Chemosensory processing in the ant brain
Daniel Kronauer, Daniel Kronauer
The Rockefeller University, USA; The Rockefeller University, USA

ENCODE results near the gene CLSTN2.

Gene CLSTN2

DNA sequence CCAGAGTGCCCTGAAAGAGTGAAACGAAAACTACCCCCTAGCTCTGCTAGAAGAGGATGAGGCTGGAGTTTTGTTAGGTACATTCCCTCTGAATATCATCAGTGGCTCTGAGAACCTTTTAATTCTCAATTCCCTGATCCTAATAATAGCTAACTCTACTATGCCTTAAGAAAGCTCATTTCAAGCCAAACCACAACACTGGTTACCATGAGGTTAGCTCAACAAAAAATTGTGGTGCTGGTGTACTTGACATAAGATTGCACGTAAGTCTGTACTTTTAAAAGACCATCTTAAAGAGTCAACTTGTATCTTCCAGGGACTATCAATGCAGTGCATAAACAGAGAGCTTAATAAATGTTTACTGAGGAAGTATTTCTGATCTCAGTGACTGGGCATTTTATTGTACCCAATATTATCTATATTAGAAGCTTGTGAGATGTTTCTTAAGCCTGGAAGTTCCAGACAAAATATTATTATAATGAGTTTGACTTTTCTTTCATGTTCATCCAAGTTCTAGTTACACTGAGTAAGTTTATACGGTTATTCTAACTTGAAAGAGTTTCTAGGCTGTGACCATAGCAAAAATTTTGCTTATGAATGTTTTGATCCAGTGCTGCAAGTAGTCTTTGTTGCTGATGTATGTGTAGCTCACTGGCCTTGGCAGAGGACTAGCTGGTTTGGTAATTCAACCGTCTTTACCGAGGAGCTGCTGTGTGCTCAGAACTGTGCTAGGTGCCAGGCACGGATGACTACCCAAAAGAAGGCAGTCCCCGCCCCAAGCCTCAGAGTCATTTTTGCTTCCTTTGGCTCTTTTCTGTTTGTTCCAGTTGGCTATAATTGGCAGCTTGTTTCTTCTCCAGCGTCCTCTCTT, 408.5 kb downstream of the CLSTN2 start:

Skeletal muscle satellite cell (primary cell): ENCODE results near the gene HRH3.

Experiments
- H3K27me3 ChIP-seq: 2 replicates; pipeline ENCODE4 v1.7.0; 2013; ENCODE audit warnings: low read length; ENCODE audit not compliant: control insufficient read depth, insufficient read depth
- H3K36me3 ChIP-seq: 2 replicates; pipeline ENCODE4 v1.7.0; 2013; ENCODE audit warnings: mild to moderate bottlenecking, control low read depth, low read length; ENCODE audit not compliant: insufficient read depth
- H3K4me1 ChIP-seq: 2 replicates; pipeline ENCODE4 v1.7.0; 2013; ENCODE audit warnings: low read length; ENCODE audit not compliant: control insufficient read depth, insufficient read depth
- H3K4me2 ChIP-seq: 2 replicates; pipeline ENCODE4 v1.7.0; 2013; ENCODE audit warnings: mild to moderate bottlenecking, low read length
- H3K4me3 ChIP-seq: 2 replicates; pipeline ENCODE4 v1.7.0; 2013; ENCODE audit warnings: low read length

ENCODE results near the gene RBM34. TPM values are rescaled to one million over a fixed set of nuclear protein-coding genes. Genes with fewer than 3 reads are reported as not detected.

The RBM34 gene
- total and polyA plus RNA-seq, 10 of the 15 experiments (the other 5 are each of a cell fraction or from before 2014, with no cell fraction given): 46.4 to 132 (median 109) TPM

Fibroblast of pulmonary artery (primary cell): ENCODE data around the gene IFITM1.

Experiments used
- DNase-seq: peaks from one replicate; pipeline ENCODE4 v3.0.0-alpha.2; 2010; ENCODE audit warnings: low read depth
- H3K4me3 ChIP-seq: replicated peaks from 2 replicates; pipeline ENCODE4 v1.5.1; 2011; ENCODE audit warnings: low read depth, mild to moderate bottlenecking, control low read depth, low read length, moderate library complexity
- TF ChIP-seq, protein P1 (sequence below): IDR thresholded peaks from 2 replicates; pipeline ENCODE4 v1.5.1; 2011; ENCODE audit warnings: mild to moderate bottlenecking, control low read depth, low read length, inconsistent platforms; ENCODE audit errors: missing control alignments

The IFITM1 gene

The complex social behavior of ants is mostly orchestrated via pheromones, secreted chemicals that trigger physiological and/or behavioral responses in other individuals of the same species. While the glandular sources, chemical nature, and social effects of pheromones have been studied for decades, relatively little has been known about how ants perceive and process pheromones. Recent work has uncovered massive expansions of odorant receptor (OR) genes in ant genomes, suggesting that some of these receptors are indeed involved in pheromone perception. These expansions are mirrored by similarly striking elaborations of the ant antennal lobe, the primary olfactory processing center in the ant brain. The first functional genetic studies in ants using CRISPR technology then showed that ORs are indeed required for pheromone communication. Furthermore, these studies found that, in the absence of functional ORs, the antennal lobe shows striking morphological deficits, opening the exciting possibility of activity dependence during ant brain development. These results contrast with what is known from Drosophila, where a variety of chemosensory gene families have been implicated in pheromone perception, and antennal lobe development is not affected by the loss of OR function. In this talk I will review some of the recent advances in ant pheromone perception, and I will present some of our ongoing work that aims to further refine our understanding of antennal lobe development and neural processing of social information in the ant brain.